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Aberman v. Board of Education of City of Chicago

United States District Court, N.D. Illinois, Eastern Division

September 30, 2014



ROBERT M. DOW, Jr., District Judge.

This matter is before the Court on Defendants' partial motion to dismiss Plaintiff's first amended complaint [37]. For the reasons stated below, the Court grants in part and denies in part Defendants' partial motion to dismiss [37].

I. Background[1]

In March 1987, Plaintiff Marcie Aberman was hired as a mathematics teacher at Nicholas Senn High School ("Senn") in Chicago, Illinois. During school years 2005-2006 and 2007-2008, Aberman was rated "excellent" by Senn's former school principal. On March 21, 2011, Aberman received an "unsatisfactory" performance rating from Senn's new principal, Defendant Susan Lofton, and was assigned to the teacher reassignment pool on July 8, 2011. Aberman has an auditory impairment and is over the age of 40.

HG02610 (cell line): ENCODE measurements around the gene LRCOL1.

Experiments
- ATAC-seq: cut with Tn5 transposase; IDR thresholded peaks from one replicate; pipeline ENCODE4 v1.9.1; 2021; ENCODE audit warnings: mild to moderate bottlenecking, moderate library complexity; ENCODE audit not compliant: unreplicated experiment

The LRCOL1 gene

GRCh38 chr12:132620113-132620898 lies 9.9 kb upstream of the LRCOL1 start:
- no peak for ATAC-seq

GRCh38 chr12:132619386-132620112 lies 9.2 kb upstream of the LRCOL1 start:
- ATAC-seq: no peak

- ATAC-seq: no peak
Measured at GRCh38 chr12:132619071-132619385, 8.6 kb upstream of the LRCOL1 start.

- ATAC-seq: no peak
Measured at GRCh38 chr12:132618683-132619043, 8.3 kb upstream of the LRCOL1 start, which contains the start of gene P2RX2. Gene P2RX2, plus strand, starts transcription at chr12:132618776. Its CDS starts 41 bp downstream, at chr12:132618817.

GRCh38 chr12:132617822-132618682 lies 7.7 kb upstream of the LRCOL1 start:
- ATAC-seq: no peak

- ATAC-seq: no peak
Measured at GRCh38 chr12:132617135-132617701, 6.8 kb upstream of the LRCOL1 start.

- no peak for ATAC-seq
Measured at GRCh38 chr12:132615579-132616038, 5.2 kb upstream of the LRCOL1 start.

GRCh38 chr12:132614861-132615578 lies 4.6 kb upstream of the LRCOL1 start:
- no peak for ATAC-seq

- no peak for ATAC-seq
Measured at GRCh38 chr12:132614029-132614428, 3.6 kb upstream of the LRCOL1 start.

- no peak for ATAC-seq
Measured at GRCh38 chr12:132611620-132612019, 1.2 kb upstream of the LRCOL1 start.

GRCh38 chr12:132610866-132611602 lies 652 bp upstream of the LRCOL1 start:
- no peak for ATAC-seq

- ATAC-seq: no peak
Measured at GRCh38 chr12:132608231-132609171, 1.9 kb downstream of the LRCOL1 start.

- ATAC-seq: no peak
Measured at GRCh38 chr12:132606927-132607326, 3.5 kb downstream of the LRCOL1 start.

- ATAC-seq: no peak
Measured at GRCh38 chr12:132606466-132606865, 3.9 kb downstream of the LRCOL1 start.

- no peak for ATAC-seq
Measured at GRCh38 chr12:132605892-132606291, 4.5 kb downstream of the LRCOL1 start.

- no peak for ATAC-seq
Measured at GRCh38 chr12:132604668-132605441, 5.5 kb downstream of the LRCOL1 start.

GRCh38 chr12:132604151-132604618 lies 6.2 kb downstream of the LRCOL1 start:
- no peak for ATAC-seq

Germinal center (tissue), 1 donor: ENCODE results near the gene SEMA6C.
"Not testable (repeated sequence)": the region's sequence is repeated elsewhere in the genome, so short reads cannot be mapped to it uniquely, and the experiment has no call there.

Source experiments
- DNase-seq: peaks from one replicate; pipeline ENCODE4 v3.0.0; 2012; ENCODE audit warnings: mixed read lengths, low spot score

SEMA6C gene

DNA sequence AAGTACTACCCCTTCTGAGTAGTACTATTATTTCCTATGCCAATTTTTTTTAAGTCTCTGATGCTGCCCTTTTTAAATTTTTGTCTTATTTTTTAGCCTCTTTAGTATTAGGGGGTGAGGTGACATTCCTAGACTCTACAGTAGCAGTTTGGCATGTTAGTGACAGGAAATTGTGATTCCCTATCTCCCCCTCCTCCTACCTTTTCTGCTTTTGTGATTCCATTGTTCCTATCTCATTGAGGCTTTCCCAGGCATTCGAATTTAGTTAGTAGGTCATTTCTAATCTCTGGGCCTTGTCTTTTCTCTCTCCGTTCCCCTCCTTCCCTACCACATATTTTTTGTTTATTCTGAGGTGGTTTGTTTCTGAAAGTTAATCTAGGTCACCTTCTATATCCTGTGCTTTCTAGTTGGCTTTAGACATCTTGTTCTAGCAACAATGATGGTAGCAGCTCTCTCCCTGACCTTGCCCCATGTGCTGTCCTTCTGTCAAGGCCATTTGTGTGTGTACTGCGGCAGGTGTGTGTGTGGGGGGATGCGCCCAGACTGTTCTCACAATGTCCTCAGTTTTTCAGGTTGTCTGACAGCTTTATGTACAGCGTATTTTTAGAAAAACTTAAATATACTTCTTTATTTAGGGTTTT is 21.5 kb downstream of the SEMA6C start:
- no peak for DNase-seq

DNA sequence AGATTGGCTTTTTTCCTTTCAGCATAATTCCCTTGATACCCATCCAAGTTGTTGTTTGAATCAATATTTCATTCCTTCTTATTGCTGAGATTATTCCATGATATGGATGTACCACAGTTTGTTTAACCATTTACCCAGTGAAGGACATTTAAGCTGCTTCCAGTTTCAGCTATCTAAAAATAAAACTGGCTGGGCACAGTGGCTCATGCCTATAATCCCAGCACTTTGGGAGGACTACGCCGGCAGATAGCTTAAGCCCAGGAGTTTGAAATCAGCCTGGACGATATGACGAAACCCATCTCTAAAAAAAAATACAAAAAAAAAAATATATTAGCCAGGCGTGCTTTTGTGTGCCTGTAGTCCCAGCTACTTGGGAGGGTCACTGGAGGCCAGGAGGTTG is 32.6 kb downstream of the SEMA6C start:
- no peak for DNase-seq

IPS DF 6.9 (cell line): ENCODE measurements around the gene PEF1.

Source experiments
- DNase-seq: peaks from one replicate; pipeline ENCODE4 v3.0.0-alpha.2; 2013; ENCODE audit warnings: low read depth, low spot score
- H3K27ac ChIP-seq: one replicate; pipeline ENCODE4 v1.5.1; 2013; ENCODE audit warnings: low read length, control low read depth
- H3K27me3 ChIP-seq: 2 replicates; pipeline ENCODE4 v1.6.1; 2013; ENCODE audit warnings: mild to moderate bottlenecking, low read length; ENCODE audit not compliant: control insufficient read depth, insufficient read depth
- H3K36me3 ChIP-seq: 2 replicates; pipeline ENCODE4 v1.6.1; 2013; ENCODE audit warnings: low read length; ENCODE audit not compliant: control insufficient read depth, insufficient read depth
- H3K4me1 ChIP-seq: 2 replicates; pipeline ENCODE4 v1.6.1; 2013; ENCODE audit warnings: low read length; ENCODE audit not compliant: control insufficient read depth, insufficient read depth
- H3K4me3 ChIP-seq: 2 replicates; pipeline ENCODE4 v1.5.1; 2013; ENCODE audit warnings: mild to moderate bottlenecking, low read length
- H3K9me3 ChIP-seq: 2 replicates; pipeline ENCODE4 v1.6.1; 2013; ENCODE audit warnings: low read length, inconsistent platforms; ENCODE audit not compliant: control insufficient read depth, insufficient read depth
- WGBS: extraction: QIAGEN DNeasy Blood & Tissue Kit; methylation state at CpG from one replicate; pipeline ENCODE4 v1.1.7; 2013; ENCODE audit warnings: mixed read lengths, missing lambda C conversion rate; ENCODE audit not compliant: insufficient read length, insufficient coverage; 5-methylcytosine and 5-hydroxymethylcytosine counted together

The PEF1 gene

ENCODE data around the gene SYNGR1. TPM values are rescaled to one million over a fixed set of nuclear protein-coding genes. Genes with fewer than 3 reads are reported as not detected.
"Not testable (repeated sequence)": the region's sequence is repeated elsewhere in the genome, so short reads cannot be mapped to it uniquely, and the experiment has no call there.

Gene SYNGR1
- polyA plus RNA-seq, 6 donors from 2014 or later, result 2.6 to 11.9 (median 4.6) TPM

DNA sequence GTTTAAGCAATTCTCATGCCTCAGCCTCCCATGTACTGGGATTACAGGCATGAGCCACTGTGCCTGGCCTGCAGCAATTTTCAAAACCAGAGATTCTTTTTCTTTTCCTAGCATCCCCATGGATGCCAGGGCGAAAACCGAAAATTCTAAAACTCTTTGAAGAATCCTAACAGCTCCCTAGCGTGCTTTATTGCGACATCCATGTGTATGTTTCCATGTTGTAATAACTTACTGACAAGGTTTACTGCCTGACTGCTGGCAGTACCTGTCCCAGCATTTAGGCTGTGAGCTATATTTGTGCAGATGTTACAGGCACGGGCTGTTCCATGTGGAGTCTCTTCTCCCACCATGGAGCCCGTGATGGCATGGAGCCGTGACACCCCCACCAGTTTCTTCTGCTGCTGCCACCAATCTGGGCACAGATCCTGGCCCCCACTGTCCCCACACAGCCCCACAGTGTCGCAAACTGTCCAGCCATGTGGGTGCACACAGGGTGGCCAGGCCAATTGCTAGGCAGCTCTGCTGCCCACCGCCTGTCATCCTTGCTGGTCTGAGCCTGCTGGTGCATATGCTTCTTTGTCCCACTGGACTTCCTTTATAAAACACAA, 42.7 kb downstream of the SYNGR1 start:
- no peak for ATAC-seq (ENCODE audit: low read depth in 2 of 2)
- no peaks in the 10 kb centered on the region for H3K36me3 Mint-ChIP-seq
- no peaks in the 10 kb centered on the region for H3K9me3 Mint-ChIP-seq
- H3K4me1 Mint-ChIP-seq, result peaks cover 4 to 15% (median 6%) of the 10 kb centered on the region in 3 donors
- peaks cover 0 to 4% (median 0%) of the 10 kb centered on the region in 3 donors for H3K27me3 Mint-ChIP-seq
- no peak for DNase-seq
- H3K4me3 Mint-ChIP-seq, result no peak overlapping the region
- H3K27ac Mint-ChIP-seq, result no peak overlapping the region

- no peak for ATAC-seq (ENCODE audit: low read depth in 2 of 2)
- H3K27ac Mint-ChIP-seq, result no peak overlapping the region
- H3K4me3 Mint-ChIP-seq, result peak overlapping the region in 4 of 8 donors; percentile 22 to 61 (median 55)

On July 20, 2011, Aberman filed a charge with the Illinois Department of Human Rights ("IDHR") against Lofton and Defendant Board of Education of the City of Chicago, alleging age and disability discrimination. Aberman claimed that she was given an unsatisfactory evaluation, forced to take involuntary leave, and placed in the reassigned teacher pool. On August 28, 2012, the IDHR issued a Notification of Dismissal for Lack of Substantial Evidence. On December 3, 2012, Aberman filed a Request for Review of the dismissal with the Illinois Human Rights Commission (IHRC). She also filed the a complaint in the Circuit Court of Cook County, Illinois, seeking redress for her Illinois Human Rights Act (IHRA) claims and other state and federal claims. Defendants removed the matter to federal court.